“Temby quickly discovered that the night at the kitchen table, when he first learned of his postbox adoption, was the field where he could harvest all of his pain.” A short story where an abandoned child comes to know his roots, and the hardships that come with it…
by: Luke Beling
Temby had eyes for Jane’s silver ring the minute he saw it, the moment that Jane pulled him out of the Bennet post box with the family’s letters and utility bills.
“God has answered your prayers, Madam!” Jane rushed into the house and placed the screaming baby in Mary’s arms.
“My God! Where did you find him?”
“When I was collecting the post. He was in there with your letters.”
The baby was wrapped in parchment paper when found, with the name ‘Temby’ written across it, an old English name that means wood.
Mary stumbled into her bedroom, tears wetting Temby’s soft skin. “Fred, God has heard our prayers! He’s given us a baby boy!”
Mary’s high-pitched voice didn’t wake Fred. The big-bodied man lay bare-chested, sprawled across the king-sized bed with a stomach that looked to be floating. Mary slapped Fred’s red cheeks until he surfaced, then handed him a pair of butcher shears. “The father cuts the cord.”
Fred rubbed his eyes, then surveyed the child as if it were a small animal. “Is it black?”
Mary didn’t respond as she put the shears in Fred’s leathery hands, keeping Temby away from the stench of her husband’s boozy breath.
“Jane!” Fred yelled. “Get in here! At once!”
From then on, Jane wore Temby on her hip during every duty. Except while washing the dishes. Over the sink, she’d fill one basin with hot water and dirty plates, then the other with lukewarm water, a yellow rubber duck, and bubbles. She’d remove her silver ring, set it next to the faucet, watch baby Temby lose interest with splashing, then see him try to secure the glistening object with all his grit. No matter where Jane set her ring, Temby would find it.
Fred and Mary wore rings too, but Temby showed as much interest to those as to the birds in the feeder outside the kitchen window.
As Temby grew, the draw of Jane’s ring was slowly replaced by his fascination with the old songs she’d sing about her ancestors, taken from Africa on a ship, sent to work the sugar cane fields for the farmers of the southern states. And when she played the harmonica in her room at night, Temby would sneak out of the main house and stand with his ear pressed against her door. When Temby learned to talk, Jane began telling him stories about her youth. The tales of how as a young child she used to steal cotton from the fields and trade it for milk with farmers whose crops weren’t producing.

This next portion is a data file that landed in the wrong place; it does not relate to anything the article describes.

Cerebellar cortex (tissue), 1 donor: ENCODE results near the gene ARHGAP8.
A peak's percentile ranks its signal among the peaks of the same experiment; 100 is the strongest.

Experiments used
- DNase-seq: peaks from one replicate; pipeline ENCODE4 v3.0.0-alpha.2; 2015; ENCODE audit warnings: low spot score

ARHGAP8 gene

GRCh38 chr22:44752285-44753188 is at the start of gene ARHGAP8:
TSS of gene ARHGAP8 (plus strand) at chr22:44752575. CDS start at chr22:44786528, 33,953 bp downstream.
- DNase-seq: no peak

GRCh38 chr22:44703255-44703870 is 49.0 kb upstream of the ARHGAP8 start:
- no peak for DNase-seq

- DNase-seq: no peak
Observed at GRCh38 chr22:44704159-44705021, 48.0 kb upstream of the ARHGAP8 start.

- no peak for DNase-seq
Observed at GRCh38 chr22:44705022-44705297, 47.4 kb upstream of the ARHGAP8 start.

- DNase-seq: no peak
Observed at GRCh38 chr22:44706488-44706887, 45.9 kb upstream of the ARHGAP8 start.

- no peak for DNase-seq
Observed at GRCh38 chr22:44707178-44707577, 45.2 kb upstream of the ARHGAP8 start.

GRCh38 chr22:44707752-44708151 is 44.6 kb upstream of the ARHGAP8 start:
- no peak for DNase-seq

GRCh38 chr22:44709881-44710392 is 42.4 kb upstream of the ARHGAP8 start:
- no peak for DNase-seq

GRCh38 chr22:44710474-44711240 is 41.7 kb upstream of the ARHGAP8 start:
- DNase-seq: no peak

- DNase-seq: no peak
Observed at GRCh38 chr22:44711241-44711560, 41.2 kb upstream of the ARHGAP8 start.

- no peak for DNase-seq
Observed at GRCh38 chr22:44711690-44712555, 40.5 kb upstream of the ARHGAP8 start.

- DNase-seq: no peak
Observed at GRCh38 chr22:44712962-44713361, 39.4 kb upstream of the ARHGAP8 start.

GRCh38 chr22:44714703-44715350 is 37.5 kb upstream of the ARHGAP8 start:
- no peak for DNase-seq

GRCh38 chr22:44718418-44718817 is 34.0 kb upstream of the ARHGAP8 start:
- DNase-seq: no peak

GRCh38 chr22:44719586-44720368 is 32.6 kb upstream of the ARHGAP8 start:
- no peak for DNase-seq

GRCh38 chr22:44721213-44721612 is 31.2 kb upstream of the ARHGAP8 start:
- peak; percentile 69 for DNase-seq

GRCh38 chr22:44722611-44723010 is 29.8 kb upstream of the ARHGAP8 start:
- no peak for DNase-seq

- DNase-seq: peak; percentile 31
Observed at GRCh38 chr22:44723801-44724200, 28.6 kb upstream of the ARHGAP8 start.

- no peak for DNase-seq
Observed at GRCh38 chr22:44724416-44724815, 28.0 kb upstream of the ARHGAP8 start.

The first time Temby heard Jane’s tales, he looked at her, confused. “Ma says there’s no condition in this world to warrant stealing.”
Jane laughed. “Yes, it’s a privilege to have a life that doesn’t depend on theft. And parents who can provide for you. I am only proud of my resolve to survive. It has kept me alive.”
Jane never spoke anything else about her parents, and Temby didn’t ask.
But hearing her childhood stories piqued his curiosity about his own life.
One evening, after Jane had just served the Bennets a serving of steak and potatoes, Temby felt a nervous warmth in his chest. He watched Mary load her fork, and then he glanced at Fred, who’d found something of interest on the television, sipping on his third glass of whiskey.
“Ma, is Jane, my mommy?”
Mary spat out a chunk of meat, turning her eyes to Fred, who kept an unfazed expression on the TV.
“Why do you say that?”
Temby began sliding his fork on his plate like a race car, making an irritating screeching sound.
“It’s because she’s black like him.” Fred’s cold face matched the tone of his voice. He glanced at Temby, shouting, “Stop playing with your supper, boy!”
Mary stared at Fred with a worried expression, and then her eyes widened, and her face turned blank as if she was searching for an answer. The painful noise from Temby’s sliding fork continued.